SALT MINE by David Lippincott


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A band of Soviet dissidents, Jewish and otherwise, seizes part of the Kremlin museum and holds tourists hostage--in a minute-by-minute scenario that would be far more enthralling if it weren't quite so longwindedly minute-by-minute. In fact, the taut preparations for the takeover are more suspenseful than the drawn-out hijacking itself. Lippincott builds the tension expertly as ringleader Alyosha (whose motives are a Big Secret) assembles his motley crew (the disaffected son of a top official, the girlfriend of a victimized Jewish writer, etc.), plants his weaponry piece by piece in a Kremlin lavatory, and ruthlessly disposes of possible informers; moreover, the author does an uncommonly vivid job here of conveying the paranoid-inducing pervasiveness of the KGB and the neighborhood geography of Moscow city streets. Things become more routine and claustrophobic, however, once the dissidents do their thing with machine guns and grenades, capturing over 40 U.S. tourists, seizing the crown jewels, and threatening to blow up Lenin in his glass case. Their demands? Freedom for imprisoned dissidents, emigration for Jews, an end to Soviet censorship. . . plus, of course, a plane to a neutral country. And while the authorities reluctantly negotiate and desperately try to keep the whole operation a secret from the world, Alyosha's ""outside man"" spreads the word to the embassies and the press. Solid, non-lurid suspense work, with a number of shrewd and ironic twists--but the unselective detail and lock-step pacing may exasperate readers accustomed to more telegraphic narratives.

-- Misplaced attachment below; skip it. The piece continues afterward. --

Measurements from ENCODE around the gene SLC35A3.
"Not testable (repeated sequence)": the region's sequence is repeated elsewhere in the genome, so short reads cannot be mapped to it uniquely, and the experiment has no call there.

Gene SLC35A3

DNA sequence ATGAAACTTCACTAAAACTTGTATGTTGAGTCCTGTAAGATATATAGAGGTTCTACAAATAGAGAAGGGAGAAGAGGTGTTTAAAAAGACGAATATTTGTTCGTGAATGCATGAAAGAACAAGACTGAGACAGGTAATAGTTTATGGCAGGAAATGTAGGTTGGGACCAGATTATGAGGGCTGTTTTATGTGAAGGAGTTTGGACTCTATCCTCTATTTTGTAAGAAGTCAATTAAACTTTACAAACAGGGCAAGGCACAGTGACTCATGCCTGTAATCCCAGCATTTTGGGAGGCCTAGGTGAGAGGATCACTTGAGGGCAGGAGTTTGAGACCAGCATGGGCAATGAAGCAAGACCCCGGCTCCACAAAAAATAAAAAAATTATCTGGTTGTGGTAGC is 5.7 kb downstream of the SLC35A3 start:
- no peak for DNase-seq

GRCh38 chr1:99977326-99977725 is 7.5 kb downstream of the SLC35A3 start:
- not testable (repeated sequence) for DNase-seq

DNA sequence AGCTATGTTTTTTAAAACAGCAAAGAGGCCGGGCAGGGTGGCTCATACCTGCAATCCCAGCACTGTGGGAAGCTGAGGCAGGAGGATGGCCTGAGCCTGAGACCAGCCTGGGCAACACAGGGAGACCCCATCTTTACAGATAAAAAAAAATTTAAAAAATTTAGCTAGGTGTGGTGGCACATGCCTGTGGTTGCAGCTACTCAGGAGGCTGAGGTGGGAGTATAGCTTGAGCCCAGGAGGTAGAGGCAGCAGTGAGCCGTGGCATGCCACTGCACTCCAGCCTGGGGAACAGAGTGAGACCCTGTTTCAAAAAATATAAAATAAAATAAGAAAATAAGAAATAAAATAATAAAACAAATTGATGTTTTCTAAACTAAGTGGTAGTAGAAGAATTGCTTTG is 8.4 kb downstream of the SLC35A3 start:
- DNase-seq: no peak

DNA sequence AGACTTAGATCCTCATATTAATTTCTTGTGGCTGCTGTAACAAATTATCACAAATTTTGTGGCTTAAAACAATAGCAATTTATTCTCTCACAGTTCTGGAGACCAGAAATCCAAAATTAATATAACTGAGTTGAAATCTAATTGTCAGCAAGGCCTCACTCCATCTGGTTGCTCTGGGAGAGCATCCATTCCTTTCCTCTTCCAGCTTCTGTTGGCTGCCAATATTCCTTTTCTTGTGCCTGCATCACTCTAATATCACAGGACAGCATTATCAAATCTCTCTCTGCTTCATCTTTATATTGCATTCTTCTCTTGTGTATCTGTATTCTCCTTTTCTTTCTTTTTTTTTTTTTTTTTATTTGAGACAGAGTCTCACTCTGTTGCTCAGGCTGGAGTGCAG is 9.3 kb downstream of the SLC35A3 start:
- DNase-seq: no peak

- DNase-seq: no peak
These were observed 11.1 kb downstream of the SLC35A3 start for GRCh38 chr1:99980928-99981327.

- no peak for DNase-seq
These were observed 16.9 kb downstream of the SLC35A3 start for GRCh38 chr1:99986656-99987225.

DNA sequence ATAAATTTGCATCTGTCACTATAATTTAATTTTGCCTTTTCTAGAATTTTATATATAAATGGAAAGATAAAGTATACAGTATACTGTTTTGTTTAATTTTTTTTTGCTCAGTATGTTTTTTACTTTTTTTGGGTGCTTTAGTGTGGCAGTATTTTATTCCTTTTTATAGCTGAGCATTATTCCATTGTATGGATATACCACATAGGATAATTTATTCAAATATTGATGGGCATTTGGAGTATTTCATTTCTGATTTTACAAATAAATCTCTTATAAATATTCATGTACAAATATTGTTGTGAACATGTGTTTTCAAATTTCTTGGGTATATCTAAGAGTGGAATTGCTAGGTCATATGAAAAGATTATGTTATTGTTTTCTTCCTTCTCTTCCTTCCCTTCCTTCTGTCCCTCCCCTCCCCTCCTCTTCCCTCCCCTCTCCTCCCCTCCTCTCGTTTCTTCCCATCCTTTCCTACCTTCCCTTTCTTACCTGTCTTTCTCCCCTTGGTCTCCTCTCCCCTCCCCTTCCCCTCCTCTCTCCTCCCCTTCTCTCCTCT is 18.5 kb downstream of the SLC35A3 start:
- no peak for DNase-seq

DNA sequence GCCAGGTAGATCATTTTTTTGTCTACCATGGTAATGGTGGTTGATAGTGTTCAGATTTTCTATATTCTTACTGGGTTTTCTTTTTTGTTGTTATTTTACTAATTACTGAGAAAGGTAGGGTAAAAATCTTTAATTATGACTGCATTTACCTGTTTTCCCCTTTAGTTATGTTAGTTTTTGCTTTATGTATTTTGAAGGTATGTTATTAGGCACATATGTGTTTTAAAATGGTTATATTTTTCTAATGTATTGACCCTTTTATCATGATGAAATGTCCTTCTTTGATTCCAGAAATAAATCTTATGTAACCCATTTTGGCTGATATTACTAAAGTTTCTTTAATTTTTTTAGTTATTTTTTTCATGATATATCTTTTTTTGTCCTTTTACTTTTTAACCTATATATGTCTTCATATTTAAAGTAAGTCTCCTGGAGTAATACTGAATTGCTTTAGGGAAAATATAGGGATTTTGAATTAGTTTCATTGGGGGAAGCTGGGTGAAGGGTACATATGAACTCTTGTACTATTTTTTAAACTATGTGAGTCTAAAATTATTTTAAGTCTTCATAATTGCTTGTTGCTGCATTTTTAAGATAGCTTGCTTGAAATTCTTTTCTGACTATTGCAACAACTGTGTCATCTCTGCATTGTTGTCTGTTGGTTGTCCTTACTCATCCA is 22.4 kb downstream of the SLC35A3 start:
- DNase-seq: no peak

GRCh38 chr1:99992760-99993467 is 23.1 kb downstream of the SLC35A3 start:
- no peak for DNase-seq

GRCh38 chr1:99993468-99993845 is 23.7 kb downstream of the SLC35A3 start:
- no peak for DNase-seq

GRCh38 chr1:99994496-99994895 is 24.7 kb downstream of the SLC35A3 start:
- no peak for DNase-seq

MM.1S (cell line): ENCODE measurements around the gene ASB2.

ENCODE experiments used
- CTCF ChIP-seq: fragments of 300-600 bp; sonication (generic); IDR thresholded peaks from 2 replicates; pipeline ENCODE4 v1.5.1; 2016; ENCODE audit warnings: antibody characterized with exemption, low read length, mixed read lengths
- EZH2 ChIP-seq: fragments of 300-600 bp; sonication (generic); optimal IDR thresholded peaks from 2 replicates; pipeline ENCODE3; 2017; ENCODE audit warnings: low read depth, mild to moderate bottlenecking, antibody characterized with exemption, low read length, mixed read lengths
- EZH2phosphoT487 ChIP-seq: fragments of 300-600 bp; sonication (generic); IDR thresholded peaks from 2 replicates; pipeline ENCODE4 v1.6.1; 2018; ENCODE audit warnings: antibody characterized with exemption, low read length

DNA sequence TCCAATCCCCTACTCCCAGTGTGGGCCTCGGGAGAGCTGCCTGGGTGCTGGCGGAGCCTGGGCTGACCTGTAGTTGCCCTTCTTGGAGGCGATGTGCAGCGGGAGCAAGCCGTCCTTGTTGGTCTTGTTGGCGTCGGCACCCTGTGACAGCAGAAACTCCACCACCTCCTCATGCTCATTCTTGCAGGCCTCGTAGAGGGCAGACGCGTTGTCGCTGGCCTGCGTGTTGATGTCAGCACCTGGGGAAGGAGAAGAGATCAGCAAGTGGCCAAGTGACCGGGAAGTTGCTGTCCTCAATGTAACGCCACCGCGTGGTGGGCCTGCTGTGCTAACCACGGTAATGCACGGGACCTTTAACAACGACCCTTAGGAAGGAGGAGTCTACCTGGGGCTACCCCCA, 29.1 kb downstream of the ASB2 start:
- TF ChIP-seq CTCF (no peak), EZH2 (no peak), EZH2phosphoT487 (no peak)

Pub Date: April 1st, 1979
Publisher: Viking